Each of these standards has its own unique problems. Comparing patients’ initial PRO measurements to their scores when they leave care would seem to best capture the effects of intervention, but PROs are rarely sensitive to small changes one way or the other, since they have to control for small random variance. Floor and ceiling effects, the panel warned, may also threaten the validity of this type of PRO-PM: patients who start at the high end of a PRO measurement will only register in the PRO-PM if they deteriorate, and patients at the low end will only register if they improve. Measuring change over time is also highly dependent on understanding the minimum meaningful differences in PRO scores. If a hospital’s patients, on average, report fatigue scores of 7.3 entering the hospital and 6.8 on discharge, is that a sign of improvement or just noise?
On the other hand, pegging PRO-PMs to patients’ achievement of benchmarks demands a great deal of faith in the validity of those benchmarks. A PRO-PM to capture the percentage of patients who move from depression to remission over the length of a clinical stay relies on having a PRO measurement with a distinct threshold for depression, and not a smooth gradient. And all PRO-PMs must take into account that certain patient populations are likely to score higher or lower on PRO measurements regardless of care, for instance because different providers serve areas with different income levels. If a PRO-PM cannot adjust for this relative risk, it may be useful for an individual provider to track their progress, but it does not help to compare quality of care between clinics.
These sources of variation in PRO-PMs’ construction means that validating them is a time-consuming process, in which reviewers must drill deep into the methodology from collection of patient-reported data to calculation of scores. Even when everything seems sound, it can be difficult to verify that the results reflect real quality of care. The NQF commission recommends a combination of “construct validity” – that is, providers that are already known for their quality of care achieving higher scores – and “face validity,” especially from patient experts like advocacy groups or focus groups of highly engaged patients, to make sure the results are not noticeably counter to patient experience. The patient perspective was “the true north,” says Adams, and even when the NQF was narrowly focused on methodology, they included patient representatives like the AARP, the Patient Centered Outcomes Research Institute, and the National Partnership for Women and Families in their panels. “We wanted to put patients up front in regards to that decision-making,” Adams adds.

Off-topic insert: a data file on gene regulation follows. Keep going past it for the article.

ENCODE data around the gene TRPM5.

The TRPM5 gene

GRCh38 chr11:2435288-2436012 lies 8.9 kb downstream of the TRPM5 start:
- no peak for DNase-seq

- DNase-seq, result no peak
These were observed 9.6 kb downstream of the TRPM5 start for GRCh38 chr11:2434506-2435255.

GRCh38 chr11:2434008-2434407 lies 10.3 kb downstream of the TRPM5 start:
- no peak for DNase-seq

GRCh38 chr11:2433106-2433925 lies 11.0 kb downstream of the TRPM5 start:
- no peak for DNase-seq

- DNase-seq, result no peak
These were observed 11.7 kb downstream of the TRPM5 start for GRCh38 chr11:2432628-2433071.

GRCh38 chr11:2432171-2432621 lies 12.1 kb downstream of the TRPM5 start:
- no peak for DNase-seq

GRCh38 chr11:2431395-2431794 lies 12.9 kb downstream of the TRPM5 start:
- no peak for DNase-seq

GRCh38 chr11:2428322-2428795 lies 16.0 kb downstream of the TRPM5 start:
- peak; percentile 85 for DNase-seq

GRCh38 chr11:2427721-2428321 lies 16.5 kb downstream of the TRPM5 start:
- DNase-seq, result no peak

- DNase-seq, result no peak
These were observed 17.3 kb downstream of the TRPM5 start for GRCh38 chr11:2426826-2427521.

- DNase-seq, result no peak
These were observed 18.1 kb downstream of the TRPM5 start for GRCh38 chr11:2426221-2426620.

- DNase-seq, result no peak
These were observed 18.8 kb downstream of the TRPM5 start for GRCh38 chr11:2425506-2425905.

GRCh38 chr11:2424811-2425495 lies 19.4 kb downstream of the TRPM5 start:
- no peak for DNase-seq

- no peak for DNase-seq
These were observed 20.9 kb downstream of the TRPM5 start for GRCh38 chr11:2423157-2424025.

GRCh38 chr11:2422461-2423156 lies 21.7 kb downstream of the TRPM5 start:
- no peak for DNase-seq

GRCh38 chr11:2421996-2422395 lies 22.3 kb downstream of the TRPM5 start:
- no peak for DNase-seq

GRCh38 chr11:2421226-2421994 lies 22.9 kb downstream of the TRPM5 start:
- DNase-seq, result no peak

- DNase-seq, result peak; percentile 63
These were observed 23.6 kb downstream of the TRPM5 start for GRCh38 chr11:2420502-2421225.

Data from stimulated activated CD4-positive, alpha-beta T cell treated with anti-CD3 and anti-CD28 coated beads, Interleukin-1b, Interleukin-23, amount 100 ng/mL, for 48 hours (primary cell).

More Work to Be Done
Adams and Pace recognize that, despite the uncertainty surrounding PRO-PMs, steps to adopt them cannot be tentative or purely for research purposes. “The first thing that providers need to do is actually use these instruments in their practice to measure their patients’ care,” says Pace. “We don’t want the patient to just feel that they’re filling out forms… In order for this to be meaningful and valued by the patient, it has to directly relate to their care, the decisions about their care, and monitoring their progress.”
The NQF released its report on endorsing PRO-PMs in October of 2012, and they plan to follow it with a series of endorsements in 2014. The organization has also started a project to recommend specific PRO-PMs for development, and to spread awareness of qualified PRO-PMs to members of the health care industry, policymakers and the medical education system. That project just closed nominations for its committee on October 15, and will hold its first multi-stakeholder meeting of providers, insurers, policy experts, public health organizations and patient groups on October 22.
Although a coordinated endorsement of large numbers of PRO-PMs remains a year or more in the future, two sets of PRO-PMs have already cleared the hurdles for NQF approval. One uses the PHQ-9 tool for measuring patient-reported depression, to identify the percentage of depressed patients who enter remission within six months of intervention. This tool is well-vetted because the PHQ-9 has a clear and clinically-validated cut-off point for depression, and because it requires significant improvement to register remission; patients scoring in the “gray area” under depression but not at remission do not contribute to the PRO-PM’s positives. This makes it unambiguous that a clinic that raises its score on the PRO-PM has made more successful interventions in its patients’ conditions.
The NQF has also endorsed PRO-PMs based on CAHPS, surveys of patient satisfaction with care developed by the Department of Health & Human Services. CAHPS tools exist for a wide variety of specific health services, including surgical care, pediatric care, home health care, and care of chronic conditions, among others. The PRO-PMs based on these surveys are very simple threshold measures, capturing only the percentage of patients who give “excellent” ratings on each part of the survey. This lets providers focus on bringing their quality of care to the highest standards, rather than making marginal improvements from “satisfactory” to “good” ratings, and helps them break down gaps in quality into specific aspects of care – for instance, the quality of information provided to help patients recover from surgery.
These are basics elements of care that deserve to be measured, but members of the NQF’s person-centered care committees know that the tools used to quantify them are anything but simple. It is important to remember, when discussing what our patients can tell us about their care, that even the most basic PROs still represent unexplored frontiers for our health care system. In the next few years, the NQF hopes to endorse PRO-PMs examining patients’ functional status, and the degree to which their symptoms affect their quality of life. “These kinds of outcomes are critically important to patients and their families,” says Adams, yet there are no clear, national standards for measuring them.
There are many obstacles to validating PRO-PMs, but at the end of the day, the biggest challenge to their adoption may be lack of awareness. It will take the voices of respected organizations like the NQF to give the best PRO-PMs a national profile, and help our health care system turn its attention to the outcomes that matter most to patients.
Read Part 1: Judy Hibbard and the Patient Activation Measure
Read Part 2: Eliza and the Vulnerability Index